Imelda and Irene also asked the court to declare the three other classifications of their properties as not ill-gotten. These include: properties listed as not sequestered, released from sequestration, and those included in cases dismissed by final judgment.
They added they have a “good and valid reason” to seek execution of the decision, adding that they “suffered greatly mentally and emotionally” during that period. Mother and daughter also claimed the dissipation of the seized properties caused them “unjust and unreasonable deprivation of their proprietary rights.”
The anti-graft court sided with the OSG and said the motion for the issuance of a writ of execution should be denied for lack of merit. The Sandiganbayan said the judgment has yet to be finalized because of the OSG’s pending petition for review on certiorari before the Supreme Court.
“The same does not constitute the good reason contemplated by the Rules of Court that would rationalize the granting of their Omnibus Motion. The defendants (Marcoses) also offered no proof or reason how the properties subject of this case are being dissipated.”
To avoid confusion, the anti-graft court said the properties “already recovered, transferred to third persons not included in the case, or become the subject of court Decisions and compromise agreements” are already moot and academic.
The resolution also listed the following shares and properties “beyond the reach” of the Marcos family:
- Stocks in Marcopper Mining uder the IRC Group of Companies (ceded to the PCGG)
- 526 pieces of art collections (under Bangko Sentral ng Pilipinas)
- 111,415 PLDT shares sold in 2006 for P25.2 billion
- Independent Realty Corporation’s 30% stake in Philippine Integrated Meat Corp sold for 100 million in 2019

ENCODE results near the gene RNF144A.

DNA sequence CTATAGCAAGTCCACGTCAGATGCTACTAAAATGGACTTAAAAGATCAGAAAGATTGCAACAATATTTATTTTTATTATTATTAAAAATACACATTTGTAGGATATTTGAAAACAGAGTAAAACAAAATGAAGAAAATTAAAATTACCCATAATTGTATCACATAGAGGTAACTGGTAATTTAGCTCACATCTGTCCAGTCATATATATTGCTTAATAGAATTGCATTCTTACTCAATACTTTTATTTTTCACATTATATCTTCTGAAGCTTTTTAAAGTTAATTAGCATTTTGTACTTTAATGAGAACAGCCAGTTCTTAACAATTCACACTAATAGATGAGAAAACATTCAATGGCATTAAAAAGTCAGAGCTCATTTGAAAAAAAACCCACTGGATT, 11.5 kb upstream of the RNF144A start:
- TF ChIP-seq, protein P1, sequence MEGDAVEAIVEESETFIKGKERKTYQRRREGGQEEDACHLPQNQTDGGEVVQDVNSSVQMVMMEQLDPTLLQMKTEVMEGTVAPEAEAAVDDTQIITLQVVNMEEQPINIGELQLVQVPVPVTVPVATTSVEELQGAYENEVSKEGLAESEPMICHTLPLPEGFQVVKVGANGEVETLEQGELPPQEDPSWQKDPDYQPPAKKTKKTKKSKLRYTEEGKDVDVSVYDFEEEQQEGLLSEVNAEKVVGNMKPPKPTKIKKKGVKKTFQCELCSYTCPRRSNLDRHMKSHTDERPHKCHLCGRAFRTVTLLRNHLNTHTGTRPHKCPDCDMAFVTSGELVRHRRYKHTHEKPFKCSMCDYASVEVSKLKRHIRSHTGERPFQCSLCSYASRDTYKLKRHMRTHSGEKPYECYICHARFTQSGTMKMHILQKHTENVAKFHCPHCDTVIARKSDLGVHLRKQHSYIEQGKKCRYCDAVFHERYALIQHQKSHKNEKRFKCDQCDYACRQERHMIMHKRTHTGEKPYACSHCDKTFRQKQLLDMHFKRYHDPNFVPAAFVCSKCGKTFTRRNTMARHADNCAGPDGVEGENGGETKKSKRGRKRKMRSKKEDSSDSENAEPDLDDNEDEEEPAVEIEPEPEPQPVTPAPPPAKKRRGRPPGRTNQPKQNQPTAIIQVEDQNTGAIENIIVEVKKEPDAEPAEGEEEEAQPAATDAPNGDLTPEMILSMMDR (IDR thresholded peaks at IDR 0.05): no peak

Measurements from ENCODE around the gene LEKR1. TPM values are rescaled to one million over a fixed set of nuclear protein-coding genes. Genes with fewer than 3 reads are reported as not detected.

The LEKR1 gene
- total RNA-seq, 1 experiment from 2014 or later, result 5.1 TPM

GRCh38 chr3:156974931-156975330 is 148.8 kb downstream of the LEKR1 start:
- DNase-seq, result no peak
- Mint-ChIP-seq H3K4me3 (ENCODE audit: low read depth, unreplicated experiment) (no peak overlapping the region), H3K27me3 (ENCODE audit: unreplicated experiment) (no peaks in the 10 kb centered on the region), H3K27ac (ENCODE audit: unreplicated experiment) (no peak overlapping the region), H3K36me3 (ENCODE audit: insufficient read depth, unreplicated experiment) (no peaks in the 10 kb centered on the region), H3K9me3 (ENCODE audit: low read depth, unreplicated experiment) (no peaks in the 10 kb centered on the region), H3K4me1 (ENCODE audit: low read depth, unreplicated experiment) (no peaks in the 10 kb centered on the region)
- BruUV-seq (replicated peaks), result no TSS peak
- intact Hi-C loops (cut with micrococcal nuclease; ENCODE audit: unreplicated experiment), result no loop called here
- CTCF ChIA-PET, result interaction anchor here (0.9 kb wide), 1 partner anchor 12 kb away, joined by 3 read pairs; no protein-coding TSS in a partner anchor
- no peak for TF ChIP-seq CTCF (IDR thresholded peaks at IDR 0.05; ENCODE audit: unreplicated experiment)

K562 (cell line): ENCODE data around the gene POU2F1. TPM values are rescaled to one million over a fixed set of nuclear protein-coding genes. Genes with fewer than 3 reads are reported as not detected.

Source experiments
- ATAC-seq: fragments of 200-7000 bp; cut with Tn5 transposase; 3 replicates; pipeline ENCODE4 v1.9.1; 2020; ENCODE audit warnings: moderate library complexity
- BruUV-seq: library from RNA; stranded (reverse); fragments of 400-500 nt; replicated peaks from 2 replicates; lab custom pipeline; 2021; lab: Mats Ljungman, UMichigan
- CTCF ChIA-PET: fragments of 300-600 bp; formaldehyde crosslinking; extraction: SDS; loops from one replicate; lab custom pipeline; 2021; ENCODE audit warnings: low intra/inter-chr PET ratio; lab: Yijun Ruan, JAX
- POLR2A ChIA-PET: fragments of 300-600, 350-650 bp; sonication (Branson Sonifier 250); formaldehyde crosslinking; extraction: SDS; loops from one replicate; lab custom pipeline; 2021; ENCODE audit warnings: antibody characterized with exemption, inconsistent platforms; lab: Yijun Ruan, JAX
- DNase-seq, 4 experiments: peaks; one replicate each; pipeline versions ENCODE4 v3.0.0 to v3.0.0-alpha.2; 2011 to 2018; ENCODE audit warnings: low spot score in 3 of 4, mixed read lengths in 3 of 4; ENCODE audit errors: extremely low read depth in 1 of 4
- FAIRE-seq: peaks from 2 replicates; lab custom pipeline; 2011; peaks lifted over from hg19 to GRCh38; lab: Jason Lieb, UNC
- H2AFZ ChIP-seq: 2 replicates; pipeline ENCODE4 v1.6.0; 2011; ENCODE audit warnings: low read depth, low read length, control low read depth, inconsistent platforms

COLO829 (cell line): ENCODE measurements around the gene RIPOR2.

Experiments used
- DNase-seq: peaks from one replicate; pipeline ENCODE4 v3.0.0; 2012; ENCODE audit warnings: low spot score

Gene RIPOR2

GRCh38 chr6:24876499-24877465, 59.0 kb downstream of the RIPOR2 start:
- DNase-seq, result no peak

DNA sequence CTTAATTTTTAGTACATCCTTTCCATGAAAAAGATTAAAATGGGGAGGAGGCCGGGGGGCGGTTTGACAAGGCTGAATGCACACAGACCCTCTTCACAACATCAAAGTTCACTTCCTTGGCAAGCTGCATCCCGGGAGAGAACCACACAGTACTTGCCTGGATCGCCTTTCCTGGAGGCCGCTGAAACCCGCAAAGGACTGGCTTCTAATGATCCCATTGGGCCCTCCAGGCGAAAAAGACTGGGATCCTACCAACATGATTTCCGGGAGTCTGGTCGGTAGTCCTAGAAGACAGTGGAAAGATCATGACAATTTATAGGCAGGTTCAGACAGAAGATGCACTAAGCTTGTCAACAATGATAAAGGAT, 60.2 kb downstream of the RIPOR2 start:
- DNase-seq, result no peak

- Marcoses’ P934.915 million and $8.002 million deposits at Security Bank and Trust Company
- Several real properties in Baguio City (JY Campos lot, Banaue Inn, Hans Menzi Compound, and Fairchild Compound)
- A parcel of land in Mariveles, Bataan sold for P144 million in 2000
- Properties released from sequestration after a compromise deal with former Ambassador Roberto Benedicto (including Celebrity Sports Plaza, Hacienda Cambio, Hacienda Casmisana, Hacienda Colisap Hacienda Consuelo, Hacienda de Fuedo, Hacienda Lonoy, Hacienda Nahalin, and Hacienda Sivellana-Binubuhan in Negros Occidental)
- Media outfits surrendered to the government: RPN, Banahaw Broadcasting Corp, IBC TV, and radio stations all located at the Broadcast City in Diliman, Quezon City.
- 46,626 shares in Manila Bulletin in the name of the late businessman Eduardo Cojuangco Jr. declared as ill-gotten wealth in 2002
- P55 million in cash deposited in a Philippine National Bank Trust Account
- The Coconut Palace
- Condominium units at Legaspi Towers
- An RP-C 28 Islander aircraft
Meanwhile, the following properties remain under the Marcos family’s control:
- Currimao Beach House in Ilocos Norte
- Olot Rest House in Leyte
- House and lot in Pandacan, Manila
- Batac Museum
- Batac Guest House